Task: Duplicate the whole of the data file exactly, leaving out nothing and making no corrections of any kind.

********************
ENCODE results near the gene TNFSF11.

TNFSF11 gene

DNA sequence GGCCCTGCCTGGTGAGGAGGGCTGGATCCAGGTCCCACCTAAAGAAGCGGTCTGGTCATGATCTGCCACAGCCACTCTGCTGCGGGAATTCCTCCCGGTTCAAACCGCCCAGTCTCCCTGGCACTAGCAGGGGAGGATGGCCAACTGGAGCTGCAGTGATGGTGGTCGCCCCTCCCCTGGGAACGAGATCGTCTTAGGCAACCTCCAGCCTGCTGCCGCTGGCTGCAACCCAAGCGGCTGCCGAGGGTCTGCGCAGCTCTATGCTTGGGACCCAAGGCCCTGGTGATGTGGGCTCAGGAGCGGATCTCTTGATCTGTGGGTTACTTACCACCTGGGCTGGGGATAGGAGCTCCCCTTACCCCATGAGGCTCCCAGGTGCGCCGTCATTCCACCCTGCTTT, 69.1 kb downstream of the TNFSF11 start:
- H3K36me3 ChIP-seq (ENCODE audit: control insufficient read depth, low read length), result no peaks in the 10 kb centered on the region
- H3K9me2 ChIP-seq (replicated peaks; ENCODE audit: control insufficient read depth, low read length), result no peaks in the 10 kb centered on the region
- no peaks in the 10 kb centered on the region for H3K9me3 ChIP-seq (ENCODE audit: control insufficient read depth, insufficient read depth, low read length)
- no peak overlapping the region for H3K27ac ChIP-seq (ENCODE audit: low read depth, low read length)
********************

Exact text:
ENCODE results near the gene TNFSF11.

TNFSF11 gene

DNA sequence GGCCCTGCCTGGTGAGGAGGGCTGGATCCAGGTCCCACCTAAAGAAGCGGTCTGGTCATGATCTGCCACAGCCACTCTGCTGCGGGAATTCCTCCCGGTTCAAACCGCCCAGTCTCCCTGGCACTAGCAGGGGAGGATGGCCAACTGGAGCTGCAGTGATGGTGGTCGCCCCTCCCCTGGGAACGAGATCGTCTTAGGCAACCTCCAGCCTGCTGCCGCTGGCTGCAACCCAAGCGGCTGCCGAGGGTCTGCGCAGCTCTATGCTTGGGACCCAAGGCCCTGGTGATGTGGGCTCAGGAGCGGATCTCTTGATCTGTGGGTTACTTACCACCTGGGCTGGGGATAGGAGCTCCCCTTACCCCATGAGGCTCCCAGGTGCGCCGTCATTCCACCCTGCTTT, 69.1 kb downstream of the TNFSF11 start:
- H3K36me3 ChIP-seq (ENCODE audit: control insufficient read depth, low read length), result no peaks in the 10 kb centered on the region
- H3K9me2 ChIP-seq (replicated peaks; ENCODE audit: control insufficient read depth, low read length), result no peaks in the 10 kb centered on the region
- no peaks in the 10 kb centered on the region for H3K9me3 ChIP-seq (ENCODE audit: control insufficient read depth, insufficient read depth, low read length)
- no peak overlapping the region for H3K27ac ChIP-seq (ENCODE audit: low read depth, low read length)